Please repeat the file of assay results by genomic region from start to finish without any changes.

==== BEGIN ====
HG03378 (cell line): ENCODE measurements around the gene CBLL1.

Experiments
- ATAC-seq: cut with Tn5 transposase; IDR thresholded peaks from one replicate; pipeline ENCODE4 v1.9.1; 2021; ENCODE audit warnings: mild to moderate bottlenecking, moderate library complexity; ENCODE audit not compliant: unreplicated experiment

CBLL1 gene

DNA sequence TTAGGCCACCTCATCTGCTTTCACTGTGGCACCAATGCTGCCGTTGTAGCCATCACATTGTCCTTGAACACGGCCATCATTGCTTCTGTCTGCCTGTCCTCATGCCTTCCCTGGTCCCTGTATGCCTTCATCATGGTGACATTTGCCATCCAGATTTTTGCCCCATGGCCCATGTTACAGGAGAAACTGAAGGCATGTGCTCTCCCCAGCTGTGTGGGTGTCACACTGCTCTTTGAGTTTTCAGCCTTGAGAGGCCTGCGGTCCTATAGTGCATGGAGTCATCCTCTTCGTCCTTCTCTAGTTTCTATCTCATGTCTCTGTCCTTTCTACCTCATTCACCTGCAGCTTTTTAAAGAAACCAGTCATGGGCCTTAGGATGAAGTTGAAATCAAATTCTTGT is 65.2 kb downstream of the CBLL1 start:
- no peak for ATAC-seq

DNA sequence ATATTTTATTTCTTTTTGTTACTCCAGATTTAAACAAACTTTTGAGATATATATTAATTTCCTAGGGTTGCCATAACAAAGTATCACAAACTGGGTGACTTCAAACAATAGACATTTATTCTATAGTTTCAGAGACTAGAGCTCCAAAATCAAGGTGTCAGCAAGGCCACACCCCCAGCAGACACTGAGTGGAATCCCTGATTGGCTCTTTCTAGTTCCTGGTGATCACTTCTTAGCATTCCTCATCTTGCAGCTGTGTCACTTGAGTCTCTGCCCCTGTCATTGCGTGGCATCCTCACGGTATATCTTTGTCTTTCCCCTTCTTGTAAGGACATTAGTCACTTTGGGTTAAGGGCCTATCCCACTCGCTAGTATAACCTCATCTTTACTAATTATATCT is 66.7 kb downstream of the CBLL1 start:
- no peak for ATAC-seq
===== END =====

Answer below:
HG03378 (cell line): ENCODE measurements around the gene CBLL1.

Experiments
- ATAC-seq: cut with Tn5 transposase; IDR thresholded peaks from one replicate; pipeline ENCODE4 v1.9.1; 2021; ENCODE audit warnings: mild to moderate bottlenecking, moderate library complexity; ENCODE audit not compliant: unreplicated experiment

CBLL1 gene

DNA sequence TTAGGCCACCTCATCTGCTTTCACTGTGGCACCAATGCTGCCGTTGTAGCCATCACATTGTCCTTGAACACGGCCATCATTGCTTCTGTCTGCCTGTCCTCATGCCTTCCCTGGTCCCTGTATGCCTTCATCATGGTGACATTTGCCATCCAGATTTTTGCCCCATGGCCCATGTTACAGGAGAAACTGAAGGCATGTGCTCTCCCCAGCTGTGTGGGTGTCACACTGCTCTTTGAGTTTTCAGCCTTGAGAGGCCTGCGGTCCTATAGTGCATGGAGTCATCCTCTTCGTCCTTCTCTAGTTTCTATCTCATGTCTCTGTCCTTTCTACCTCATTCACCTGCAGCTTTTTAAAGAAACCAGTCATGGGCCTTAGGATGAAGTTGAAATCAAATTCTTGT is 65.2 kb downstream of the CBLL1 start:
- no peak for ATAC-seq

DNA sequence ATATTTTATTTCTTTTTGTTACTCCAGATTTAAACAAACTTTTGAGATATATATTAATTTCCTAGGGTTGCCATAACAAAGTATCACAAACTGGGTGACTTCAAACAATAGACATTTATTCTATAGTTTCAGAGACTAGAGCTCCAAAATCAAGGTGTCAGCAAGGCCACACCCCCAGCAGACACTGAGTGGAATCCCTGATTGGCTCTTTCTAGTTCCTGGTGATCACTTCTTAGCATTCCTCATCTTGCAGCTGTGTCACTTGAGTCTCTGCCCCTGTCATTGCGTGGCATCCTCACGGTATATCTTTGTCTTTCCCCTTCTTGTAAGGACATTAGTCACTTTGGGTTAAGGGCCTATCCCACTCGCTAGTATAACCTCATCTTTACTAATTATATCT is 66.7 kb downstream of the CBLL1 start:
- no peak for ATAC-seq